From the mid-90s to the start of this century there were not many strength coaches in the UK, let alone anywhere in the west, so quality information was scarce. I found I enjoyed helping other people achieve their goals far more than I found satisfaction for achieving my own.
Out of all the mentors you have had throughout your career, who has been the most influential?
Oh that’s a hard one as I have been lucky enough to have some great mentors in my life from boxing, kickboxing and strength coaching. I’d have to say the biggest impact was from Charles Poliquin, simply because it was his influences that made me really refine my skills as a strength coach.
For those that may not be familiar, what are the main differences between a qualified personal trainer and a qualified strength coach?
Although in the UK you can become a personal trainer in as little as six weeks, to become an accredited strength coach, or to obtain a master’s degree in strength and conditioning can take anywhere from 3 to 5 years.
However, even then you cannot necessarily call yourself a strength coach just because you hold an accreditation or a degree – you really have to put the time and effort in to show performance related results with athletes.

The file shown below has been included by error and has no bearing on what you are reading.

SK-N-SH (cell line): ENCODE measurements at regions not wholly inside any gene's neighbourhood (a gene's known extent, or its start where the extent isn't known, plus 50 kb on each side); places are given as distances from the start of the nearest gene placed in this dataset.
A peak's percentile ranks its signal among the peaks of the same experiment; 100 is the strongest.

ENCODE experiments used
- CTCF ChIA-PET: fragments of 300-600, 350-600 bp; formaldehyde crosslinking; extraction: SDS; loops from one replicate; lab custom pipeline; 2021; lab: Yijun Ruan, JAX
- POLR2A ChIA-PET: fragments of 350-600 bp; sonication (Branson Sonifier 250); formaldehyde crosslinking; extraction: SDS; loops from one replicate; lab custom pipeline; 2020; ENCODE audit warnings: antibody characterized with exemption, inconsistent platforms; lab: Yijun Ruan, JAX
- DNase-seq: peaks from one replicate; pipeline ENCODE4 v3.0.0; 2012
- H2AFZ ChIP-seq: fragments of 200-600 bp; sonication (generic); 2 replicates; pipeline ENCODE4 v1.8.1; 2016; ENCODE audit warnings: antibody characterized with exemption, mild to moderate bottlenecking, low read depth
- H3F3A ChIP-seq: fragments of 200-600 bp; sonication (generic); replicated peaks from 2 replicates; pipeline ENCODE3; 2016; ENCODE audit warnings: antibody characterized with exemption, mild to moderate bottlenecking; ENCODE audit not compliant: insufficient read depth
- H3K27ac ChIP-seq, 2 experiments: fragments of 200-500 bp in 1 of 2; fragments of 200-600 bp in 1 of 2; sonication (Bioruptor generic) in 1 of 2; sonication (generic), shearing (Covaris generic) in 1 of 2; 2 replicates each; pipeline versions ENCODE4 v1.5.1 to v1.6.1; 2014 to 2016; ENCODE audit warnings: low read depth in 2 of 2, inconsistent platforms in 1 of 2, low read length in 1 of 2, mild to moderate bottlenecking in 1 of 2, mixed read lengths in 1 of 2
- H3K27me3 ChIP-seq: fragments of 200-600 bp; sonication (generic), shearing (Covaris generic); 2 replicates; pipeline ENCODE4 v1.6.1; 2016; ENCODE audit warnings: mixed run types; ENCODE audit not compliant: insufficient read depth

It would appear that a strength coach’s knowledge and expertise is geared towards getting the best out of professional athletes. What benefit would a regular fitness enthusiast and gym-goer like me gain in recruiting a strength coach?
Fitness enthusiasts and gym goers could get great results if they’re lucky enough to find a coach to privately to work with them, simply because good strength coaches have the knowledge to correctly periodize your training systems to produce the fastest, safest and most effective results possible.
You have had the pleasure of training an array of sporting professionals across various disciplines that has gone on to win World Championship and European Championships to name a few. If you had to choose, what sporting disciplines do you find the most fascinating to work with?
I enjoy working with boxers the most, simply because in some ways the sport is still in virgin territory for strength and conditioning. I feel I have created a blueprint for fighters to get the best results possible from their training which they can transfer to the ring.
*below is a short video clip of Lawrence putting pro boxer Jovan Young through his paces during one of Jovan’s S&C sessions with him*